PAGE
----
Nancy's program focuses on the work of Kouzes and Posner, who developed the "Five Practices of Exemplary Leadership" :
 Five Practices of Exemplary Leadership & Ten Commitments (Pace OD Consulting 2015)
  These 5 practices closely align with the "Characteristics of the Innovative Leader" as described by George Couros, in his book, "The Innovators Mindset. 
1) Visionary
2) Empathetic
3) Models Learning
4) Open Risk Taker
5) Networked
6) Observant
7) Team Builder

What does it mean to "be present in relationships with others"?
These were the attributes we discussed as a staff, when I ran a Nancy Lowery styled day at my place, where I introduced my Student Support Services staff to my small herd of 3 horses. Using some of the activities that Nancy shares in her workbooks available for purchase on her site, we worked through the day, exploring our own leadership skills and reflecting on the questions of strengths and areas of improvement. 
What is Jewel's body language telling you here?
Do you have a vision of the direction you are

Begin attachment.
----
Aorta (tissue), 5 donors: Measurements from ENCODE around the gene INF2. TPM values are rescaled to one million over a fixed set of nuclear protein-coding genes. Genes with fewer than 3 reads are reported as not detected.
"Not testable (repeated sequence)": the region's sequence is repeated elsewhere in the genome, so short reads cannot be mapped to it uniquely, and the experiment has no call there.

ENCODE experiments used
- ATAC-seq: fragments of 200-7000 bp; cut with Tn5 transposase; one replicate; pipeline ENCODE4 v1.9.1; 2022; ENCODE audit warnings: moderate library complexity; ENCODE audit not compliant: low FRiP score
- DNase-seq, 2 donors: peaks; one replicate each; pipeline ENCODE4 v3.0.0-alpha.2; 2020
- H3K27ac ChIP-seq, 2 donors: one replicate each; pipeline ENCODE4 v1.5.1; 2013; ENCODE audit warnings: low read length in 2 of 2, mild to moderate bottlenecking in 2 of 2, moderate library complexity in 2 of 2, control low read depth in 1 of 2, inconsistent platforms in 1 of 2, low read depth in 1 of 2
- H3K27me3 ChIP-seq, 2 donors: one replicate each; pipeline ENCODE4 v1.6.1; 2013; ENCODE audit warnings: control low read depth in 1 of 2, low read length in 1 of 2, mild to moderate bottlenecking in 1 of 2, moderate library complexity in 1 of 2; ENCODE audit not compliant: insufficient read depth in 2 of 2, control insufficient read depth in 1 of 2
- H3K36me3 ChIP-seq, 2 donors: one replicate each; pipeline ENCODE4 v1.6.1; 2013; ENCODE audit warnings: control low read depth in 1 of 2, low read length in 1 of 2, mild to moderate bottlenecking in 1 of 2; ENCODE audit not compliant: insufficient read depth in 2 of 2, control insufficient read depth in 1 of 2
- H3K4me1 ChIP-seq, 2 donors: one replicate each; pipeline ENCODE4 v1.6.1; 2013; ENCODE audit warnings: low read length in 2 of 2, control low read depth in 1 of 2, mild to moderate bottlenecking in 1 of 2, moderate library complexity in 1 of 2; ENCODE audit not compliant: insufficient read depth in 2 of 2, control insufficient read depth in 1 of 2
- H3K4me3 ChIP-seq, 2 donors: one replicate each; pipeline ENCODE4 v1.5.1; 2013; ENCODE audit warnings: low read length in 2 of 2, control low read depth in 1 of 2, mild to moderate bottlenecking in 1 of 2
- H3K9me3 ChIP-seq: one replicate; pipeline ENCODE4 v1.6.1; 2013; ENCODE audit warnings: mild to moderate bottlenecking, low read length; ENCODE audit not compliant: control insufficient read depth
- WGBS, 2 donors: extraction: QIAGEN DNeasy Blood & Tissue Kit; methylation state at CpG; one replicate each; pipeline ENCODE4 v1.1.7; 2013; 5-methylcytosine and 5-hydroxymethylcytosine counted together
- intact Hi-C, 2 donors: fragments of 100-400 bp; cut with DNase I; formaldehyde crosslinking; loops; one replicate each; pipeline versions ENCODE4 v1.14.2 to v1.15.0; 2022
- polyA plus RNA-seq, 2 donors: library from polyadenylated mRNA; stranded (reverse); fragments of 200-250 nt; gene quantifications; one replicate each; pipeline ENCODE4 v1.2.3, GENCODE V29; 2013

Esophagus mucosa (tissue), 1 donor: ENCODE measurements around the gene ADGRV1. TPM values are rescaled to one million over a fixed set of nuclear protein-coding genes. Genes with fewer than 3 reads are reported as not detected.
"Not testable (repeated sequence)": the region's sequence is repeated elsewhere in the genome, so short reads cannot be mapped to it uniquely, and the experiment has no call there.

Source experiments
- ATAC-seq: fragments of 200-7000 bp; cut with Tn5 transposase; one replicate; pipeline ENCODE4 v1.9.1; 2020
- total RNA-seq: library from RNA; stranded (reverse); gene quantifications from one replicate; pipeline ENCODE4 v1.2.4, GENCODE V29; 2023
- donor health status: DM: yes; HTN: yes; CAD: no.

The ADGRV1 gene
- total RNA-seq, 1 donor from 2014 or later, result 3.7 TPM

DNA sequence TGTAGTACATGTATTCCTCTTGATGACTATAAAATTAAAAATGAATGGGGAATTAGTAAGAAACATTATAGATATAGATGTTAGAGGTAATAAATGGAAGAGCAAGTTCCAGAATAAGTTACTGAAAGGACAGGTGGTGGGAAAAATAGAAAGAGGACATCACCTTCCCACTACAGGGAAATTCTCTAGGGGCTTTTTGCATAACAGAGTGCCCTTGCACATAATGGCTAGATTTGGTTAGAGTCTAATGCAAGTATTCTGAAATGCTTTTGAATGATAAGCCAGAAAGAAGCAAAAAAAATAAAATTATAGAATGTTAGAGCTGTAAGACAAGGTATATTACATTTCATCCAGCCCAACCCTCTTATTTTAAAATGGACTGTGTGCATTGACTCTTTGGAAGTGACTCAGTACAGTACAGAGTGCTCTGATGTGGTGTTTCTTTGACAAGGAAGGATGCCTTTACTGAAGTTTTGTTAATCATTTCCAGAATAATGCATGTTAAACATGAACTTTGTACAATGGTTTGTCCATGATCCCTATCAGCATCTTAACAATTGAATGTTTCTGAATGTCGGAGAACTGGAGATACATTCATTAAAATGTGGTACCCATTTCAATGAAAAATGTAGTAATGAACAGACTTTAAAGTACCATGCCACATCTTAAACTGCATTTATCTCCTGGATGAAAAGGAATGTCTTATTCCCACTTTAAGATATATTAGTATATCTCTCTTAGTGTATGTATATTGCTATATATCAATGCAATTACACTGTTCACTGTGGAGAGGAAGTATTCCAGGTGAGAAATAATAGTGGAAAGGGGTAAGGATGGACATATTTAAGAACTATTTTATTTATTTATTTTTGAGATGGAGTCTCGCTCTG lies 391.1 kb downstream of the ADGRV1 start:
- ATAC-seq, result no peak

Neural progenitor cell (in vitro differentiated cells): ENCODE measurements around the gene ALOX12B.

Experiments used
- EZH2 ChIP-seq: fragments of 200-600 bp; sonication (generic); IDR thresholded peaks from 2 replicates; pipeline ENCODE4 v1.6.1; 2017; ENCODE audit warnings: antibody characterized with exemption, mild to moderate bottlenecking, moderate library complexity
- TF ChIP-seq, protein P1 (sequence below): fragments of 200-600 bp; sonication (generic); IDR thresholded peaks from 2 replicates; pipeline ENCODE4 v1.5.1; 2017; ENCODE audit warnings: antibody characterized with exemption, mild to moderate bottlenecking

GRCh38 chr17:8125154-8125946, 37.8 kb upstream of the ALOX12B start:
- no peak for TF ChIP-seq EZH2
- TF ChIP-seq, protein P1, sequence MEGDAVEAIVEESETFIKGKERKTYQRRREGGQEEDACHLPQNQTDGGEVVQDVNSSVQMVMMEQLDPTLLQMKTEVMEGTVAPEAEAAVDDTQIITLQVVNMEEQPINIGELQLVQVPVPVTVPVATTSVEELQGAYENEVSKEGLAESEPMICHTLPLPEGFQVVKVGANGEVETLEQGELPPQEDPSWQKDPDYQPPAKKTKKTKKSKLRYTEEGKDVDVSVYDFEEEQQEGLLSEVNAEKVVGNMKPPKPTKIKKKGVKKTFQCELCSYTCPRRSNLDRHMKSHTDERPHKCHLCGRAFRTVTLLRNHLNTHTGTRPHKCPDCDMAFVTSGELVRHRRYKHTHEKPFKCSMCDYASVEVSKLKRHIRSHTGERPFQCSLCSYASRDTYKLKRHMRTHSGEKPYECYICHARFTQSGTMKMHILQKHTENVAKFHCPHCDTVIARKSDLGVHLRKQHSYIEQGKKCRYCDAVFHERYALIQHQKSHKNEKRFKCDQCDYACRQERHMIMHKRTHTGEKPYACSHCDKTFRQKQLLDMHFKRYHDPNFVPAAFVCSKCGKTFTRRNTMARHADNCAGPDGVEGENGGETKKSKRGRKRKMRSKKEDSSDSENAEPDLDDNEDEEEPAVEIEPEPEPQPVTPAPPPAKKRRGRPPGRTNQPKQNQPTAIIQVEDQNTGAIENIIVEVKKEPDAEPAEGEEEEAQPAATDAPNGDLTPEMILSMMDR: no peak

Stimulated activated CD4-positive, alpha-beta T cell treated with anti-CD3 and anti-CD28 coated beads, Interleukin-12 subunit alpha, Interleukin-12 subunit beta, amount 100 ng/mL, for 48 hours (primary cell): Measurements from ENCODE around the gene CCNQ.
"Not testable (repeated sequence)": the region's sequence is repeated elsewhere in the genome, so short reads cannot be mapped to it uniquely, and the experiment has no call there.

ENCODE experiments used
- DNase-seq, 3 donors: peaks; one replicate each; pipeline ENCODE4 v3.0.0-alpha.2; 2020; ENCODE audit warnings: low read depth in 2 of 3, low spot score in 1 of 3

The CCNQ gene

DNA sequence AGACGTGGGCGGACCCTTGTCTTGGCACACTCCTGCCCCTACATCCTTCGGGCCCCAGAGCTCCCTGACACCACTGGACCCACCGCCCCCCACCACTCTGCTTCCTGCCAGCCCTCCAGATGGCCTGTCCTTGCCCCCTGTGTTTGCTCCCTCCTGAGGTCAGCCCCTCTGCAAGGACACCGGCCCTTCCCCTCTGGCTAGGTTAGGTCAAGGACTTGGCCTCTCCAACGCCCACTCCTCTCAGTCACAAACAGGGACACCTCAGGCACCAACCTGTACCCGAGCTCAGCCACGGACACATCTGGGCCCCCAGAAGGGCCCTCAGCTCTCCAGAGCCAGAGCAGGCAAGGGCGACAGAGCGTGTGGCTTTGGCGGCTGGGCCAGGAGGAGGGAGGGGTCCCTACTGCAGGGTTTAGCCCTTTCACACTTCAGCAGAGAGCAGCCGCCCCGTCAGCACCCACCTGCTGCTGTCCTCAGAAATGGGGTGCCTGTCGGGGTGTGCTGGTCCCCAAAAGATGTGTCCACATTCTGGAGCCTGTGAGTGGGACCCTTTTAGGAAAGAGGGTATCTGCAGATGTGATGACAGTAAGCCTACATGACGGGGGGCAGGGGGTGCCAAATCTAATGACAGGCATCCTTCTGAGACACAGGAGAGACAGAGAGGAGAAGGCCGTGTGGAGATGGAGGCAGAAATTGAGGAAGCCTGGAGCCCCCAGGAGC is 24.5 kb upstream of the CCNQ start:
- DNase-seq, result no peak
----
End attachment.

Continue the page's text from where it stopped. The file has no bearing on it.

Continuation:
going when leading others?
At what point do extrinsic incentives become un-motivating in challenging circumstances. What are the alternatives?
How do you remove barriers and show the way forward?
Are you a risk taker? How do inspire and support others in taking risks?
It was a fun day, and for some of the staff, it meant stepping way outside their comfort zone.  As articulated my my friend, Carla Webb, who runs "Empowered By Horses", a program focused on developing confidence, setting boundaries, and building self esteem for girls and women, "Herd dynamics are powerful metaphors for leadership, teamwork, non-verbal communication, setting boundaries, and for illustrating group and family dynamics. Horses show us a different way of relating with ourselves, others, and our environment, while teaching us awareness, trust, integrity and respect." 

1 comment:

  1. Very interesting. It furthers the need for fostering relationships, both horse and human, which allows for risk taking.